I found this to be a very interesting memoir of one who had embraced Pentecostal faith as a child and let go of it later in life. Though Wilbanks describes herself as one who no longer believes, she is generally respectful of those who do believe.
The part of the book I appreciated the most was her experience in Nigeria. She had come across the Redeemed Church in east Texas. Its origins were in Nigeria so she managed to do research there for her thesis. I really liked her information about Christianity in southern Nigeria. I learned a great deal, such as about Helen Ukpabio and supposed children witches. Another part of her book quite informative was her investigation into the history of Pentecostalism in America.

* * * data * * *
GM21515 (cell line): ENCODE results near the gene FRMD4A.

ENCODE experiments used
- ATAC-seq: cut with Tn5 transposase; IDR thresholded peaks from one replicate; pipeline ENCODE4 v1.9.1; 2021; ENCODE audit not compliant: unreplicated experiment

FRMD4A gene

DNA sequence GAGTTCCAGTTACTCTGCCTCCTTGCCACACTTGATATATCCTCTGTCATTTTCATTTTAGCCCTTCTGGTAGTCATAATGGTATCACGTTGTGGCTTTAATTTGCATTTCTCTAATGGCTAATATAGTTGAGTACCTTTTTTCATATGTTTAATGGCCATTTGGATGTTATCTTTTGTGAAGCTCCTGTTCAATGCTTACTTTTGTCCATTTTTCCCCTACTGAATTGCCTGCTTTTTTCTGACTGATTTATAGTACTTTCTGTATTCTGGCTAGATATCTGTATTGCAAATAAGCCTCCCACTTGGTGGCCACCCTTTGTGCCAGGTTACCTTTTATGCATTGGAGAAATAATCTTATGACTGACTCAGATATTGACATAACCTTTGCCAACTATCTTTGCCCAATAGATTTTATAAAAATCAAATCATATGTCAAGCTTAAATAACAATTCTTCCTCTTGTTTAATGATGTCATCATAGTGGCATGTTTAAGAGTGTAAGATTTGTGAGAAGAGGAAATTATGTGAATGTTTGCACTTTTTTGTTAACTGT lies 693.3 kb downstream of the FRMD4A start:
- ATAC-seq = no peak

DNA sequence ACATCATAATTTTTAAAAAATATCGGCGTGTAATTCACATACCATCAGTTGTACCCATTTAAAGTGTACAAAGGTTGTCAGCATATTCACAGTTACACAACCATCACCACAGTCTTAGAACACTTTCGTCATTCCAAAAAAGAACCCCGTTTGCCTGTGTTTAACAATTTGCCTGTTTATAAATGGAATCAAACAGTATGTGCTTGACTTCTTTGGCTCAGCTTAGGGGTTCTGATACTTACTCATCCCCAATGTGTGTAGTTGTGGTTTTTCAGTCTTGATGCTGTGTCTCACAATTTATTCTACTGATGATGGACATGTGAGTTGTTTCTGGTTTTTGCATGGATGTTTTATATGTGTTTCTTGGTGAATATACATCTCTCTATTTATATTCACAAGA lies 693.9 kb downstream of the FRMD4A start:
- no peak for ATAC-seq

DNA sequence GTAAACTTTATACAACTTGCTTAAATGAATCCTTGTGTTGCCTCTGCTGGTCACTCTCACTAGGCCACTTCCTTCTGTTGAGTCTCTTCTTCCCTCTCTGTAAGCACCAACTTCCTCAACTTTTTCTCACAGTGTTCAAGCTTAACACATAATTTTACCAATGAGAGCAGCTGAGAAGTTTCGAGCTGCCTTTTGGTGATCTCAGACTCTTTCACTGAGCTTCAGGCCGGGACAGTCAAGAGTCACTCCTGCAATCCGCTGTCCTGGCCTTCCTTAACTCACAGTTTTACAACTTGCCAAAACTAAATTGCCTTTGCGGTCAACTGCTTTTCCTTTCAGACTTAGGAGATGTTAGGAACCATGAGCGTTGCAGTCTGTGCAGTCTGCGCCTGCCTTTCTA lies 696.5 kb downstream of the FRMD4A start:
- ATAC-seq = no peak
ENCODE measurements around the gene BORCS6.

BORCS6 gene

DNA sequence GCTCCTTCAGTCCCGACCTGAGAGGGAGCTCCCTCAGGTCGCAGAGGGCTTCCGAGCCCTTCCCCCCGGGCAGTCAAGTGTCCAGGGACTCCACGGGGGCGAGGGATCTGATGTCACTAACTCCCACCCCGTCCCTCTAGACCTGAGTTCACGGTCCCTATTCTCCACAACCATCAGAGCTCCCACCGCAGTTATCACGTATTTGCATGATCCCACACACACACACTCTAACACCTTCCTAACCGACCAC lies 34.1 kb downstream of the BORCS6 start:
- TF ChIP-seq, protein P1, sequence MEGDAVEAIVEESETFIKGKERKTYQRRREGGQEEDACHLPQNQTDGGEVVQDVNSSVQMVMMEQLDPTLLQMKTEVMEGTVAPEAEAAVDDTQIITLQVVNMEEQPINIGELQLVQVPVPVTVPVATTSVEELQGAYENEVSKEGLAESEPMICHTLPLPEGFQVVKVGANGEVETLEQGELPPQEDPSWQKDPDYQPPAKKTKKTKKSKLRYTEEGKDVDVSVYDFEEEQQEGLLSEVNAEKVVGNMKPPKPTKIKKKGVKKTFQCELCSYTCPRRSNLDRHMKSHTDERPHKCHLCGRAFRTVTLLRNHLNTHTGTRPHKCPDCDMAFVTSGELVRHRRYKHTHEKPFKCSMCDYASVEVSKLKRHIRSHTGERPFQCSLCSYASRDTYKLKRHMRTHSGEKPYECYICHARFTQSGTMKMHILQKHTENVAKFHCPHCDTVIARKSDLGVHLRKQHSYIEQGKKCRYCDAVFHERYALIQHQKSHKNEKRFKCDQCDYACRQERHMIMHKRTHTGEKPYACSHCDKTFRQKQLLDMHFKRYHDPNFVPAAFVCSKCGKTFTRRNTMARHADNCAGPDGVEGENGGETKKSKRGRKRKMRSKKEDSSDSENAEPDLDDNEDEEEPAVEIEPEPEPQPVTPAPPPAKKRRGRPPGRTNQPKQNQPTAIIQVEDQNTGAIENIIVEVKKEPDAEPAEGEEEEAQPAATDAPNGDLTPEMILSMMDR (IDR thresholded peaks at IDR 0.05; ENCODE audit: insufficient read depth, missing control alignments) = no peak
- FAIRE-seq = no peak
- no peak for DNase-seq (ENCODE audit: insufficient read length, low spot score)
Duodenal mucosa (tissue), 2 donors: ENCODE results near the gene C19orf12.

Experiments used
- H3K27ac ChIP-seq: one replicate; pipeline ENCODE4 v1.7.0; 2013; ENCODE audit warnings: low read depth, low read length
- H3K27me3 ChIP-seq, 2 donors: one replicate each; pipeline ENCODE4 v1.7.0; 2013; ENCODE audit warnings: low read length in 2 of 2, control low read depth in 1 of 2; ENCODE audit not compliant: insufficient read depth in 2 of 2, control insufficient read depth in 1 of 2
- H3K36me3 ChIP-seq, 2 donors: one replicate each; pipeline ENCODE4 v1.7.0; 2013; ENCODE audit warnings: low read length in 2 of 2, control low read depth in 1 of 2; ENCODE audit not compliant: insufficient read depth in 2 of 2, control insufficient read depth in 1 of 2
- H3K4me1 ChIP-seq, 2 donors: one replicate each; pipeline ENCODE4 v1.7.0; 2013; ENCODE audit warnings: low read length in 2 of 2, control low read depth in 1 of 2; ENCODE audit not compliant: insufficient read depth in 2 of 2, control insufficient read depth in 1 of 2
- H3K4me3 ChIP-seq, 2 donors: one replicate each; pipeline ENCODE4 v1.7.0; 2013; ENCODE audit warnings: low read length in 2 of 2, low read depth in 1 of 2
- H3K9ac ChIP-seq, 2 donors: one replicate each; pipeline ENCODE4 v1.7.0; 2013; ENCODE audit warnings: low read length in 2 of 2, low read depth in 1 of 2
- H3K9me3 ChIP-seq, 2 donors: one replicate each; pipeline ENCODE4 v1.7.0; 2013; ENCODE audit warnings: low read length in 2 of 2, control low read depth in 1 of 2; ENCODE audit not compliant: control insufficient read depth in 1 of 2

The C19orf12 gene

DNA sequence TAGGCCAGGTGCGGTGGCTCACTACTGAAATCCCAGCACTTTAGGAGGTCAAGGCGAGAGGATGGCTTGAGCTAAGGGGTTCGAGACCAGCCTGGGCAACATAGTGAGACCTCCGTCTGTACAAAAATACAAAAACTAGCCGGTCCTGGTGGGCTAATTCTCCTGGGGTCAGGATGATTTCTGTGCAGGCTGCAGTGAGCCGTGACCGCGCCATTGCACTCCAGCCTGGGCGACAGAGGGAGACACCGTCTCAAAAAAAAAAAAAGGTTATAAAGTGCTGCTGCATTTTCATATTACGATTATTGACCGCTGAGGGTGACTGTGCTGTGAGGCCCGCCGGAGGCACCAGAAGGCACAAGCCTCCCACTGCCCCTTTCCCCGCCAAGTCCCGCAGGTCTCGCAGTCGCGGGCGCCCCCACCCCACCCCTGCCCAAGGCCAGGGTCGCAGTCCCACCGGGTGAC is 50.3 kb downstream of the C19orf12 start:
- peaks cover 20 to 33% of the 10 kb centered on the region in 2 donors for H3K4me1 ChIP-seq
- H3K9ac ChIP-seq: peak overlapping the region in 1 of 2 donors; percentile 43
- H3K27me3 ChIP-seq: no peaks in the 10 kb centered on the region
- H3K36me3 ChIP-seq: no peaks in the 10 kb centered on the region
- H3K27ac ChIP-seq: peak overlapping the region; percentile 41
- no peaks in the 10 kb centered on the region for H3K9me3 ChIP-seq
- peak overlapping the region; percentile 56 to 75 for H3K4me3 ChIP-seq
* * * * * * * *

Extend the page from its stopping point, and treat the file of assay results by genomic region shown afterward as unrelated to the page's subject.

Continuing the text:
I recommend this book to readers who would like to know what it was like to grow up in a Pentecostal home and then experience the struggle of giving up that faith. She takes us through her childhood, her later years as a questioning college student, and finally finding her own place. Wilbanks writes very well and the book is easy to read.
My rating: 4/5 stars.
Jessica Wilbanks is the recipient of a Pushcart Prize as well as creative nonfiction awards from Ninth Letter, Sycamore Review, Redivider, and Ruminate magazine. In 2014, she was selected as a finalist for the PEN Center USA Literary Award in Journalism. She received her MFA in creative nonfiction from the University of Houston, where she served as nonfiction editor for Gulf Coast. She lives in Houston with her husband and their son.
Beacon Press, 272 pages.
I received a complimentary egally of this book from the publisher. My comments are an independent and honest review.